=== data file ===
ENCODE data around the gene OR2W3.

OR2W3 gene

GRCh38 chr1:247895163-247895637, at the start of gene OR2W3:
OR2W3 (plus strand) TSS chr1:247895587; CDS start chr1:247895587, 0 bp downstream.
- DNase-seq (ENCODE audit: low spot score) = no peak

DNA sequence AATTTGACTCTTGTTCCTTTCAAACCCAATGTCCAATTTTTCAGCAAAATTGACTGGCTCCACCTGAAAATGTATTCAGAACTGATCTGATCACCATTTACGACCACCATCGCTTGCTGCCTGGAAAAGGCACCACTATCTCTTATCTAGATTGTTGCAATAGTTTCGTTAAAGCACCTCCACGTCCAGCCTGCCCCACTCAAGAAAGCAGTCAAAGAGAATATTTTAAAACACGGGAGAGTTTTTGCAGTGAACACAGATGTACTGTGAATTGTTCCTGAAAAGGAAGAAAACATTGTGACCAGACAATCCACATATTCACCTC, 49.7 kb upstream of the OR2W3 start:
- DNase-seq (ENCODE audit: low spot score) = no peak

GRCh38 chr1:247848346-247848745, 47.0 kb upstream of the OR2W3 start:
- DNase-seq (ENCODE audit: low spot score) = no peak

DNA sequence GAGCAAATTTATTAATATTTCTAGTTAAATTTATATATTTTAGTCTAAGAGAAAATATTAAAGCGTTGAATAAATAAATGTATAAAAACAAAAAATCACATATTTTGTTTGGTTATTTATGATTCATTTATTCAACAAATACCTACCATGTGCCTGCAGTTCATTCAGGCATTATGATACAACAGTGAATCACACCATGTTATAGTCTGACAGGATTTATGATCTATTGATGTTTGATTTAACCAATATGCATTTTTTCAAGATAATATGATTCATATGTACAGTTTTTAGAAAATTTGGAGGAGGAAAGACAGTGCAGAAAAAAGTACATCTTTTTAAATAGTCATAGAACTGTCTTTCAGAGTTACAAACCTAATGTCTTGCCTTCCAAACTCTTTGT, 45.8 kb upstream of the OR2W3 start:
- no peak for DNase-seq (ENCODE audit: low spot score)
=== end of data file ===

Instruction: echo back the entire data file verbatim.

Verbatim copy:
ENCODE data around the gene OR2W3.

OR2W3 gene

GRCh38 chr1:247895163-247895637, at the start of gene OR2W3:
OR2W3 (plus strand) TSS chr1:247895587; CDS start chr1:247895587, 0 bp downstream.
- DNase-seq (ENCODE audit: low spot score) = no peak

DNA sequence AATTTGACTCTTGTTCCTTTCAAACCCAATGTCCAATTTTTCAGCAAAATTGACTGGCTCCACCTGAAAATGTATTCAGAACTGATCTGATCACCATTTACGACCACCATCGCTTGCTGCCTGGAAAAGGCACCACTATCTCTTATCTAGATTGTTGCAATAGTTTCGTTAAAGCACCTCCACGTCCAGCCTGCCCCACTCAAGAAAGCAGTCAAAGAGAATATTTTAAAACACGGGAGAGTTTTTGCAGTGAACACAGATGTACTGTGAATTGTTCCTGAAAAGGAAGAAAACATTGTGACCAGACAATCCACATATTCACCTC, 49.7 kb upstream of the OR2W3 start:
- DNase-seq (ENCODE audit: low spot score) = no peak

GRCh38 chr1:247848346-247848745, 47.0 kb upstream of the OR2W3 start:
- DNase-seq (ENCODE audit: low spot score) = no peak

DNA sequence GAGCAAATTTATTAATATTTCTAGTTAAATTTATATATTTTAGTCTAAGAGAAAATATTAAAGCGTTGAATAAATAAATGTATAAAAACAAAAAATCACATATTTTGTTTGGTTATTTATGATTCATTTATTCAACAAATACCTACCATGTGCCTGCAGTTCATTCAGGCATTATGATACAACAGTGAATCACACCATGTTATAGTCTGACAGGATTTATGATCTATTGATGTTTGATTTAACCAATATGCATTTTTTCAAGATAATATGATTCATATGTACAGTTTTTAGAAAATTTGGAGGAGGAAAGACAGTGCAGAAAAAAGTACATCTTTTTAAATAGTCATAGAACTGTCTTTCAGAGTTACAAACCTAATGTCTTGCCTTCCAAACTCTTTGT, 45.8 kb upstream of the OR2W3 start:
- no peak for DNase-seq (ENCODE audit: low spot score)